2020 winners follow-up: Megan Edwards, Agricultural Student of the Year

Excellent academic achievement and extensive extra-curricular activity paved the way for Megan Edwards to be named Agricultural Student of the Year in 2020.

For Megan Edwards, the recognition of her hard work gained by winning the Agricultural Student of the Year Award at last year’s British Farming Awards was a humbling experience.

She says: “I felt so overwhelmed as it is such a big achievement. I have worked in various sectors and I have taken every opportunity which has presented itself to me, so it is amazing to get recognition for what I have achieved.”

Having grown up in the countryside on a smallholding near Newport, Shropshire, with just enough room to rear an occasional lamb, pig or cow for the freezer, Megan knew from a young age she wanted to be involved in agriculture.

She says: “I learned a lot from my dad while working with him during my holidays as a child. He is from a farming family and runs a fencing contracting business. Both my sisters went to Harper Adams and it seemed fitting I followed their path.”

Megan started her time at Harper Adams at the age of 17 by undertaking an extended foundation degree in place of A-levels.

She says: “I was tired of studying subjects which did not excite me and I knew agriculture was the industry I saw my future in, so I thought it was better to get my foot in the door sooner rather than later.”

Megan had already clocked up much more than the required 10 weeks of work experience, having worked on a dairy farm rearing calves, milking and carrying out general farm work since she was 15 years old. She was readily accepted on to the course, which she passed with a distinction.

Work experience

Following on from her year-long foundation degree course, Megan remained at Harper Adams and began her studies for a bachelor’s degree in agriculture with animal science in 2016.

Megan fully immersed herself in university life and, in the first year of her degree course, she took on the role of agriculture course representative, taking the views and concerns of her classmates forward to senior figureheads.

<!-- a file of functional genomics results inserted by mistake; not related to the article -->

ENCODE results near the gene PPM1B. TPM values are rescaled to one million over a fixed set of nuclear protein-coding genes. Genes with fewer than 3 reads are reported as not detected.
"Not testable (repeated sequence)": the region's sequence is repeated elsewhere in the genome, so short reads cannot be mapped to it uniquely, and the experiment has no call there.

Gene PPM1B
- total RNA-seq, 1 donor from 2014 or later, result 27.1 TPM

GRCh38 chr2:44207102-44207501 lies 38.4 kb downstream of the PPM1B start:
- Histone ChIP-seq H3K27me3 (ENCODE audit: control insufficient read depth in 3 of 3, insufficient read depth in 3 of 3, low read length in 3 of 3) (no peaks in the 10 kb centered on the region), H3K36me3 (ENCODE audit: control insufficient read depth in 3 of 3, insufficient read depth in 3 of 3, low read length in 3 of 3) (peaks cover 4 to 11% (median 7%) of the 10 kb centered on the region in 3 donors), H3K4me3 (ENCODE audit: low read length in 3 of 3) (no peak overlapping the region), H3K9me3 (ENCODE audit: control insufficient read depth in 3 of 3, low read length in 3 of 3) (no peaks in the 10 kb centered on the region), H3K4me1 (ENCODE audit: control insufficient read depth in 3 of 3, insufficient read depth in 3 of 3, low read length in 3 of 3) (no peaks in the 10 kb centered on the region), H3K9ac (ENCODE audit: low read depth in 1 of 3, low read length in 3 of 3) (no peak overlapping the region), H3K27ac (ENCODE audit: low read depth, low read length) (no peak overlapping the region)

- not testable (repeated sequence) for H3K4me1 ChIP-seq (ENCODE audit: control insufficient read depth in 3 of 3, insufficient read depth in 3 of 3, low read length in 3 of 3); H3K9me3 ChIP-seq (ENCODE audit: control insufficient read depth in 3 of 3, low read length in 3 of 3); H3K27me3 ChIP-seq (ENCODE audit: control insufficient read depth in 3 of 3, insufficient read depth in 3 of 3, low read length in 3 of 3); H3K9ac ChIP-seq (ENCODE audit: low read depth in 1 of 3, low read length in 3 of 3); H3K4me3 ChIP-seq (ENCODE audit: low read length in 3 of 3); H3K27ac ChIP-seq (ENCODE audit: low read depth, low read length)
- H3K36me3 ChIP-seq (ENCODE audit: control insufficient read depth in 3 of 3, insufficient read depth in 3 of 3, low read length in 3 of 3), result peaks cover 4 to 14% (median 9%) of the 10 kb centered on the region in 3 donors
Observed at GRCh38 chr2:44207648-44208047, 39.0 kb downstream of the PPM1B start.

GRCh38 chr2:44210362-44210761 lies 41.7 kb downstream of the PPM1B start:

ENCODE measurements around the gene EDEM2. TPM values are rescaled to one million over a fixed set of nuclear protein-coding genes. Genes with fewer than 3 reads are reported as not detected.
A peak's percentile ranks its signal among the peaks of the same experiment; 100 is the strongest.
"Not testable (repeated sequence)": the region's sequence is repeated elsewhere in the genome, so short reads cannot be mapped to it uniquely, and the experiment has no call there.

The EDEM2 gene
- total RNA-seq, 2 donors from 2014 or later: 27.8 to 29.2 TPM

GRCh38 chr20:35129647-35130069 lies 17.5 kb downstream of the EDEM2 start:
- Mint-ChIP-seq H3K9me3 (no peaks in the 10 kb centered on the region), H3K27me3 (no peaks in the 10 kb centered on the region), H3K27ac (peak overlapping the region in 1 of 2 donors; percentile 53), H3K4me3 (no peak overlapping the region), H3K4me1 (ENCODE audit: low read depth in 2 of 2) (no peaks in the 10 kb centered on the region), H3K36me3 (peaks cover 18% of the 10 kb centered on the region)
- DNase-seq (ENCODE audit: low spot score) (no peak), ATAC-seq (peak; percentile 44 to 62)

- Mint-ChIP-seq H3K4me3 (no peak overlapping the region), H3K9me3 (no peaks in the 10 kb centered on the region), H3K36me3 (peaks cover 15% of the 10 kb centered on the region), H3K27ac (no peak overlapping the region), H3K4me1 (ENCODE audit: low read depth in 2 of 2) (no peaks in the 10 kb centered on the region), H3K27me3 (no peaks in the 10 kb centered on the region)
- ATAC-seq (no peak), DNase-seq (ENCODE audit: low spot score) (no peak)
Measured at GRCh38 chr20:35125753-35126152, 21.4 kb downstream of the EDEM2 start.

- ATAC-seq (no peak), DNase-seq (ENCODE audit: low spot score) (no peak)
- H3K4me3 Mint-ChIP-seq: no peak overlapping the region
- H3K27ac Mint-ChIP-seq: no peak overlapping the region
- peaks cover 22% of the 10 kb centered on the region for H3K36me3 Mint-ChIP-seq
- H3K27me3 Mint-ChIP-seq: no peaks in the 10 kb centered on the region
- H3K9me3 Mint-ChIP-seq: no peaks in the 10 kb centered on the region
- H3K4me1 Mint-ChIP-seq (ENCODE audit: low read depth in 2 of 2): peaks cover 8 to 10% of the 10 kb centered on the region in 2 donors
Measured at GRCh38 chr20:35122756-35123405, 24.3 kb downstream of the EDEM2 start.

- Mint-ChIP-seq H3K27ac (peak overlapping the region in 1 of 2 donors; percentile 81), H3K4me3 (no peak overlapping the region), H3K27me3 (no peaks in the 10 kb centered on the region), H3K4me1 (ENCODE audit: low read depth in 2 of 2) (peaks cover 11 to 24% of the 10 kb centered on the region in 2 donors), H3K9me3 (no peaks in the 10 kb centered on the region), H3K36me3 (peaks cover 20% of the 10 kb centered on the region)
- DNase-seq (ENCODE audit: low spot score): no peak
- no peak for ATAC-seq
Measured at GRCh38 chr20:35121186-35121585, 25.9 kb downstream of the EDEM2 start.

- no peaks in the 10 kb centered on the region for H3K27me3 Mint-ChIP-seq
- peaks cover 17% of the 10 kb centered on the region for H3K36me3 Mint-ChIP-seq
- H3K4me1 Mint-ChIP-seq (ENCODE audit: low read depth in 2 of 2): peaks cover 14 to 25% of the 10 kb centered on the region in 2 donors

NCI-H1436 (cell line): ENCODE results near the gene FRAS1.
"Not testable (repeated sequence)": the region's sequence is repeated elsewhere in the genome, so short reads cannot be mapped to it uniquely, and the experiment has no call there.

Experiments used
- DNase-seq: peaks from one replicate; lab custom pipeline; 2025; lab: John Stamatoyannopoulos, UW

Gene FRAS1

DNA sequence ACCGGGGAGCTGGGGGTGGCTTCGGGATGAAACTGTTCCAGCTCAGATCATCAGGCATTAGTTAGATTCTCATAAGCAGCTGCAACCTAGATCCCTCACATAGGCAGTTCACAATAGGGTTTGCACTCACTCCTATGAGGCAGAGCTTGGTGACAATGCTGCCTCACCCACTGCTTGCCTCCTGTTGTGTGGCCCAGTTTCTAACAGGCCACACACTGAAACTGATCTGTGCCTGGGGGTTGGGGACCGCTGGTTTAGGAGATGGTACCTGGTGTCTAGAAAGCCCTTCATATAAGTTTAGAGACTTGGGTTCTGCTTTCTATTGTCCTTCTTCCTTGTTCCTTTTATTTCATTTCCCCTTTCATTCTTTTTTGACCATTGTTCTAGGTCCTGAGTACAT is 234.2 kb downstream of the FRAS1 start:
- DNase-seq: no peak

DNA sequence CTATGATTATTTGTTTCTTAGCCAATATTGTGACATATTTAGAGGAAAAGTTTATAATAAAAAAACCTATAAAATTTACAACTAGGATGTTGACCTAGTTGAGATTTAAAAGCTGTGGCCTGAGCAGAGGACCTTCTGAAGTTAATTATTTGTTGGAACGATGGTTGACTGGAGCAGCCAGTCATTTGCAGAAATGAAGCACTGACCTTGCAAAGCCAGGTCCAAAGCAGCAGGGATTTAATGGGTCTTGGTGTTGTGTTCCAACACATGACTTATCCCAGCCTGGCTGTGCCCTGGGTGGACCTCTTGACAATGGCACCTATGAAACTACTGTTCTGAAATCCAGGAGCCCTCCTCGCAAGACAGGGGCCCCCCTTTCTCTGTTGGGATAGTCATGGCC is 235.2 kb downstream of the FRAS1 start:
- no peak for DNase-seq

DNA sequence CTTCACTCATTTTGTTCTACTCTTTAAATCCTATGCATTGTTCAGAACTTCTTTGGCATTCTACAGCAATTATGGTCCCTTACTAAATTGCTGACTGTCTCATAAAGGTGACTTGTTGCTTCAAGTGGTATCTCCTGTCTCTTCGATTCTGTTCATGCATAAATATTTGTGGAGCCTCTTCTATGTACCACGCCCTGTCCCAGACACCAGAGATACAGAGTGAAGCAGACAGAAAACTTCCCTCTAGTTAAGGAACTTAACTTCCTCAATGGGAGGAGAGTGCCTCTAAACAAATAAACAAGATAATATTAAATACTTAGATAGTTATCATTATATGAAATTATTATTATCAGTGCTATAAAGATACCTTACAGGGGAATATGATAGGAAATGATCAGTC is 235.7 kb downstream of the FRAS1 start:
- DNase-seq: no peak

Outside of academia, she was heavily involved in Harper’s shooting club and field sports society and took on the role of vice-chair for the latter.

Field sports have played a very special role in Megan’s life for many years, a hobby she shares with her sisters, and she spends much of her free time beating.

She also shoots when she can and holds a shotgun certificate, as well as a Lantra technical award for loading. Megan is currently training her one-year-old Labrador, Tsavo, to retrieve birds and hopes to join the picking-up teams soon.

Realising the importance of work experience, Megan spent every holiday throughout her time at university working. As well as lambing at Easter and working on a dairy farm over the Christmas holidays, she spent a summer at Shropshire Petals.

The Newport-based business is a flower farm which makes luxury confetti for weddings from dried flower petals. Initially Megan started in an administration capacity, answering the telephone and fulfilling orders, but after two years she moved into a supervisory role.

She says: “My job was to oversee depetalling and flower-picking and I was solely responsible for up to 45 Romanian and Bulgarian workers, which required
excellent time and people management.”

Megan was involved in streamlining aspects of the production process to increase output efficiency and she also took the opportunity to attend wedding shows and promote the product to prospective customers.


Throughout her five years at Harper Adams, Megan took advantage of the extensive scholarship programme on offer and was successful in securing several within the poultry industry.

After receiving a scholarship from the British Poultry Council, Megan spent her placement year at Avara Foods.